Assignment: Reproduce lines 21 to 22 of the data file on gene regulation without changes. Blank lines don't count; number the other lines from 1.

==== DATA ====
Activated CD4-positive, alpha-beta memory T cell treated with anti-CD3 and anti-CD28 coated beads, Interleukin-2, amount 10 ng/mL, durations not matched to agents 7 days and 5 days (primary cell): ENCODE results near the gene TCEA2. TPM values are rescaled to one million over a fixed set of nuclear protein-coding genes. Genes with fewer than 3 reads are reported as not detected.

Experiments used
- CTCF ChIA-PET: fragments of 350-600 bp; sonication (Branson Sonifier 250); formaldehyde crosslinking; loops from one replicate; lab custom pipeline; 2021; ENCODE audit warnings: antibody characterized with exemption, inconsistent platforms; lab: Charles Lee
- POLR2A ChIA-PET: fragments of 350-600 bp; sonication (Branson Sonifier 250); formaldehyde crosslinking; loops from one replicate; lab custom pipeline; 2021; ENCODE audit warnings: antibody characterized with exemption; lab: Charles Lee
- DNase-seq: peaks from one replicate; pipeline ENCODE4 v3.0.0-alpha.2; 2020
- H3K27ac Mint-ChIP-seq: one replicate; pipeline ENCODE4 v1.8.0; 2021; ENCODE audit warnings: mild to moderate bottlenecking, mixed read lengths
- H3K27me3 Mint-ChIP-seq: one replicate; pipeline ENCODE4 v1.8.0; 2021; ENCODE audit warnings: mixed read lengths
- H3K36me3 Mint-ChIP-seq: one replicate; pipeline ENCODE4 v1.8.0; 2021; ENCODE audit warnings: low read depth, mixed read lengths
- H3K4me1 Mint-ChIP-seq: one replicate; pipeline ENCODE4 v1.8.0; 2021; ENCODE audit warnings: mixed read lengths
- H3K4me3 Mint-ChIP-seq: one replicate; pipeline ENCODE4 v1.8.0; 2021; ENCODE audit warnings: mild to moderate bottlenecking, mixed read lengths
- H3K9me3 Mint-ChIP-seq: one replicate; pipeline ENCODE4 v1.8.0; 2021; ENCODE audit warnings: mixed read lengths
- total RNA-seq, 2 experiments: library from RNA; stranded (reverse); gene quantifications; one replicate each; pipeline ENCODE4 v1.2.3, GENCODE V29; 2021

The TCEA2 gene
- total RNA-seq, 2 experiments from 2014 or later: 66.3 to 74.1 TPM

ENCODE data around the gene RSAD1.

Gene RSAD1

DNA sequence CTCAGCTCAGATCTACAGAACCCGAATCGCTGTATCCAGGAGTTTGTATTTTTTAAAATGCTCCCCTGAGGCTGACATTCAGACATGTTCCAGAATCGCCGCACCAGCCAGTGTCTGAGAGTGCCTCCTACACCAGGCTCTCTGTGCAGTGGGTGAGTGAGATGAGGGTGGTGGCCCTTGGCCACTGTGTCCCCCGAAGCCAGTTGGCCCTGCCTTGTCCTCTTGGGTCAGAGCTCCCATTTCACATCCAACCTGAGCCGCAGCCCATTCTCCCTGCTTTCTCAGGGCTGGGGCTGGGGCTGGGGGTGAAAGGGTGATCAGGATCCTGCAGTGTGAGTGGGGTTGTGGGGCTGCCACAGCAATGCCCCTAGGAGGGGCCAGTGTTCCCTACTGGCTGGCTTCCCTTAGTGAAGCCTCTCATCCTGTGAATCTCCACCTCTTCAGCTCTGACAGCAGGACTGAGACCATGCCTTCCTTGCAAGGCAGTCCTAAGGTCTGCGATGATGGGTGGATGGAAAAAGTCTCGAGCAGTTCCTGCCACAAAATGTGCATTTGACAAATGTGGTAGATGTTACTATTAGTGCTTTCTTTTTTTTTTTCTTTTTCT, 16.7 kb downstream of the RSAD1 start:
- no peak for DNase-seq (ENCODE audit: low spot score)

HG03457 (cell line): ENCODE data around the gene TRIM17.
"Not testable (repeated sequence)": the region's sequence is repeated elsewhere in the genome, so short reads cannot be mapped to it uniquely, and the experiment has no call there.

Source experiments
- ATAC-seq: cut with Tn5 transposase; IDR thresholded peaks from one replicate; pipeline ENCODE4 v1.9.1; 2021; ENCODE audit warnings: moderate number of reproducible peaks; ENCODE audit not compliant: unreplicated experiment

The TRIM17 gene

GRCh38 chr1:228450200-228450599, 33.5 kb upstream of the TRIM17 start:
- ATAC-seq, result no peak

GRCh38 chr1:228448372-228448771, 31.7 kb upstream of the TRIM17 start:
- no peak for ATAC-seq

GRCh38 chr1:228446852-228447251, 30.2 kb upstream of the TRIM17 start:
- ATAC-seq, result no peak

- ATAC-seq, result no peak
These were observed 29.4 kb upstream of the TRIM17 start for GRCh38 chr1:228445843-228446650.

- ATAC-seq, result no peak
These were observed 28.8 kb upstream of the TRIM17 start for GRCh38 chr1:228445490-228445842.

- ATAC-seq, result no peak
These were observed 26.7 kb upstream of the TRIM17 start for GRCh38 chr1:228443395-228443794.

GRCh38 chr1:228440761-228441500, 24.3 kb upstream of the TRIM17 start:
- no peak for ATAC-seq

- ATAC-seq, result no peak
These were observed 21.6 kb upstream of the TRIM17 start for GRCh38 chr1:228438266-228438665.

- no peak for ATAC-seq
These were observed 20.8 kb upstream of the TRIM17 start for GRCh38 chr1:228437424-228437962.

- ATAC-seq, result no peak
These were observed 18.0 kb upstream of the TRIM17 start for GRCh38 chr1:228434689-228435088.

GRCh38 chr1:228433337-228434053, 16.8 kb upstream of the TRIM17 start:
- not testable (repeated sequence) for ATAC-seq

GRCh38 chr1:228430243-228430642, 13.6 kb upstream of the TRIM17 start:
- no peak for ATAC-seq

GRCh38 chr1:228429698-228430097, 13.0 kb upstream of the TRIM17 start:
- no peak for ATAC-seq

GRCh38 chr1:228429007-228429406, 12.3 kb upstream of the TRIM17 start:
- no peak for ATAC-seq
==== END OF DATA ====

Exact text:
Source experiments
- ATAC-seq: cut with Tn5 transposase; IDR thresholded peaks from one replicate; pipeline ENCODE4 v1.9.1; 2021; ENCODE audit warnings: moderate number of reproducible peaks; ENCODE audit not compliant: unreplicated experiment